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Ilana Danneman
BY Ilana Danneman

My Top Ten Favorite Toys for 2014

What makes a great toy? Parents may tell you it’s a toy that keeps their kids busy. Kids will tell you it’s a toy that is “fun.” I have polled our “experts” and the results are in! The greatest toys for 2014 are the most hands on, body-bending, mind-engaging toys that will keep your kids busy for a long time, thinking, moving and planning.

Here are my favorite toys for 2014 and I think you’ll agree that their “fun” appeal is alluring, to say the least. I understand the allure of techno-toys but these 3-D toys outsmart and “out-fun” the techy competition hands down.

1. Discovery Putty

Ranked as our number one favorite toy this year is Discovery Putty: the Putty With Pieces. The reviews are raving! Kids migrate to Discovery Putty like bees to honey. Your children will want no other toy this year. It’s packable (take it on a trip) and can be used over and over again. Encourage fine motor, motor planning, , visual motor and speech/language skills. Ages  5+

2. Chewy Necklace Kit

Got a biter? This chewy necklaces kit encourages more than a good bite. Kids can actually make their own necklace. The coils can be scrunched or spread-out to accommodate individual tactile needs. Encourages fine motor, creativity, social and oral motor skills. Ages 6+

3. Give a Flip

A challenge at first but then addicting. Place any object on the board, stomp, watch it flip up and then catch it on its way down. Encourages hand-eye and hand-foot coordination as well as motor planning and timing. Ages 3+

4. Space Explorers

Stretch, move, pretend and relax. Space Explores provide just enough resistance to moving body parts. Kids love to pretend in them and all the while getting great heavy work, proprioception and body awareness. Ages 3+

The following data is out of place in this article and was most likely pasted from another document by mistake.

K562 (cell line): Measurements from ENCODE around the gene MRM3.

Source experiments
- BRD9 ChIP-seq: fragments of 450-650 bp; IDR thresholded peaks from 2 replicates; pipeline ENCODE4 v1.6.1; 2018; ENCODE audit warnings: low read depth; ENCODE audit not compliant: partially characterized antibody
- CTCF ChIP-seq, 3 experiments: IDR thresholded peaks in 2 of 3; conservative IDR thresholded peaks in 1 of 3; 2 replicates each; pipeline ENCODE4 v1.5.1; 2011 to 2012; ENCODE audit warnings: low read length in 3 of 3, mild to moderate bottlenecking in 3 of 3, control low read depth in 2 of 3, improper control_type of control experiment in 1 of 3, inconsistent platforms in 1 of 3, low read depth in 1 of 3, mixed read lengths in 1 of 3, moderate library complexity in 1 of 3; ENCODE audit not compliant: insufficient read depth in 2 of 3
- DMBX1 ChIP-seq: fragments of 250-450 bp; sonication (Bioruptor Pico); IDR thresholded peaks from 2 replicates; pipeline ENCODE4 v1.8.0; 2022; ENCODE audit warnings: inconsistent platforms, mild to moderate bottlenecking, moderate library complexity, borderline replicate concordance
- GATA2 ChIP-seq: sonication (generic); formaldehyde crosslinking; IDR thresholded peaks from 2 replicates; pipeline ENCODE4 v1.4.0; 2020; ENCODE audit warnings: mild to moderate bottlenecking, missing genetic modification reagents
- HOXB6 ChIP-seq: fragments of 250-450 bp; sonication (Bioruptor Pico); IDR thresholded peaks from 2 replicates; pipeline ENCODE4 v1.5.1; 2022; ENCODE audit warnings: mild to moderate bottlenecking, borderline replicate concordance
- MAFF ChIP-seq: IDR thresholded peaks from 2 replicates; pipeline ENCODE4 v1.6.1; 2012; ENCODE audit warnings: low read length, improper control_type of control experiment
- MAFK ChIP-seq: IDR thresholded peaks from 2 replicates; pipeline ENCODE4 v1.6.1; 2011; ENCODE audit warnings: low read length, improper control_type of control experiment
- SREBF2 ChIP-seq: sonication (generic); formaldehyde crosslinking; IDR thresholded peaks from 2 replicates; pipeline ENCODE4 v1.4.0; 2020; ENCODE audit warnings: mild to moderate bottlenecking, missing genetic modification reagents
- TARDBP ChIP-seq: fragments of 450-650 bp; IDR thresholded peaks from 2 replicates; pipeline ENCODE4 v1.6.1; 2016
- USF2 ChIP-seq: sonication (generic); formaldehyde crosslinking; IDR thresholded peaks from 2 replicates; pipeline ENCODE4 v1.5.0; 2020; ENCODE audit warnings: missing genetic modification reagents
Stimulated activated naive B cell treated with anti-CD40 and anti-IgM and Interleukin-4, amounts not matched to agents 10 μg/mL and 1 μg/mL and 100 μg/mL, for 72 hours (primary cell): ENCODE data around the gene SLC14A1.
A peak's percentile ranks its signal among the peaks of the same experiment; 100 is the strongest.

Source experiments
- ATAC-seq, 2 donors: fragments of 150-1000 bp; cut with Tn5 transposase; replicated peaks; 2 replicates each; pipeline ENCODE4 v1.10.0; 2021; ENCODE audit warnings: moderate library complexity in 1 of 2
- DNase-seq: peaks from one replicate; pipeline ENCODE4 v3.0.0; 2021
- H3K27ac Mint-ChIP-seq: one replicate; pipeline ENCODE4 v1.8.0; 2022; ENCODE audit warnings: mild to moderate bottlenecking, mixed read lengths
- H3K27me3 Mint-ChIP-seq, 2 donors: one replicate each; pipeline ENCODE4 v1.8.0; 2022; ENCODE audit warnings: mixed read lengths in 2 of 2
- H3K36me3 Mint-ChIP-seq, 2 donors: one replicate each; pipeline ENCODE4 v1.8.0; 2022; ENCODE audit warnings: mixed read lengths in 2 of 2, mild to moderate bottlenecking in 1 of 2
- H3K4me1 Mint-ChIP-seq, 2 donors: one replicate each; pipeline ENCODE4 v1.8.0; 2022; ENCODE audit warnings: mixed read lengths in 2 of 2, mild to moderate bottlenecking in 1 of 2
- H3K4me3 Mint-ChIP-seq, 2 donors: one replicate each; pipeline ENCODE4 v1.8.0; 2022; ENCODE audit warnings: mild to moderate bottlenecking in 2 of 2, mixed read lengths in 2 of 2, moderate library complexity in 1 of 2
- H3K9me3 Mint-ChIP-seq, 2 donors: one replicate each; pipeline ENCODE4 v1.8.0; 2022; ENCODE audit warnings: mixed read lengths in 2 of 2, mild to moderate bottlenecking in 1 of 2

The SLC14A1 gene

5. Soft Scooters

Scooters are terrific for your sensory seekers. They encourage motor planning, balance and teach directionality too! Kids love scooters and therapist love their vestibular effects. Scooters require heavy bodywork, which can filter an onslaught of sensory information. Just a few minutes on a scooter can make a world of difference for your child’s ability to focus and concentrate. Ages 18 mo+

6. Cozy Canoe

A great toy for kids of all ages, a Cozy Canoe provides a hug to those who need some extra deep pressure and down time to chill and relax. Of course some kids will use their canoe for heavy playtime and that is great too! They can rock and roll their way out of the wiggles. Ages 3+

7. Fun Frames

IT’s a fort, a playhouse and a sensory room. Make it into a teepee, a corner spot, and a sleeping spot. Drape it with the accessory cover or throw your own blanket or sheet over the top. It’s the best pretend toy and portable sensory room we’ve seen on the market. Ages 18 mo+

8. Break Box

Touch. Handwork. Movement. Pressure. Stretch. Sound. The Break Box is all you need for a plethora of sensory tools all in one box. Take it on a trip. Keep in a classroom, clinic or home.  A perfect gift for your special needs sensory seeker or your classroom teacher! Use it before, during or after school. Ages 3+

9. Air Lite Ball Pit

Toss in some pillows, balls or use it as an empty space to hangout and read , socialize or talk. The Air-Lite Ball Pit is about all you need to fill your sensory room, clinic or playroom for movement, therapy or sensory time. Ages 3+

10. Reggie Regulation Ruler

It’s the emotional ruler that lets kids figure out their emotional state and then select an activity on the ruler to regulate. They can also squish Reggie up and down the ruler and measure too! Keep one at home and gift one to your favorite teacher. Ages 4+

Ilana Danneman

Written on December 3, 2014 by:

Ilana Danneman is a pediatric physical therapist with over 25 years experience in the special needs field developing 100's of products, blogging, providing customer education, and catalog direction. She has worked for both School Specialty and Fun and Function and currently is a contract blogger and product developer as well as home health pediatric and geriatric physical therapist. She is currently the owner of the idea therapist and can be reached at [email protected]